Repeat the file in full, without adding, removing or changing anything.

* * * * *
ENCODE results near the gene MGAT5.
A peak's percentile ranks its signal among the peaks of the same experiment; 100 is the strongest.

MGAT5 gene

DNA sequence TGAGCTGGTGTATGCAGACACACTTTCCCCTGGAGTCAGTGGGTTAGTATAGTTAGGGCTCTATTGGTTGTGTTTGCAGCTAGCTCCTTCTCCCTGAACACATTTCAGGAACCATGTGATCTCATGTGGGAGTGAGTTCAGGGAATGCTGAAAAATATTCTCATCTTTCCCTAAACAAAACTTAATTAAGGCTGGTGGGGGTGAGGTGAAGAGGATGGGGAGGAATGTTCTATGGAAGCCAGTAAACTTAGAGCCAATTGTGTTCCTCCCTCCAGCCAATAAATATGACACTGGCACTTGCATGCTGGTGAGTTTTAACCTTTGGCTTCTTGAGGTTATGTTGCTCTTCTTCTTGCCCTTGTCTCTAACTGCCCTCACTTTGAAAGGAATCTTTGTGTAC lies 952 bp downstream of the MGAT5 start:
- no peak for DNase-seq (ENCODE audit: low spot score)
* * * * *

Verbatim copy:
ENCODE results near the gene MGAT5.
A peak's percentile ranks its signal among the peaks of the same experiment; 100 is the strongest.

MGAT5 gene

DNA sequence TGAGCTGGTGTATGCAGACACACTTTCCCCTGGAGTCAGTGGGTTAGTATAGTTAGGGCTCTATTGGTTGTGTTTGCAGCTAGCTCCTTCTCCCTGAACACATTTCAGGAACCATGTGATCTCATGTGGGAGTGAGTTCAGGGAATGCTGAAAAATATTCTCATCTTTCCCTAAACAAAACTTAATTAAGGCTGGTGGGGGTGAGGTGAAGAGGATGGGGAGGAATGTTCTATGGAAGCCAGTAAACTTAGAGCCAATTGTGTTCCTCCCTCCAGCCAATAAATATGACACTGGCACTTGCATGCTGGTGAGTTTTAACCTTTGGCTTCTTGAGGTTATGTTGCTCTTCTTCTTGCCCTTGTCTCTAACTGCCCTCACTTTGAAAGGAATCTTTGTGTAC lies 952 bp downstream of the MGAT5 start:
- no peak for DNase-seq (ENCODE audit: low spot score)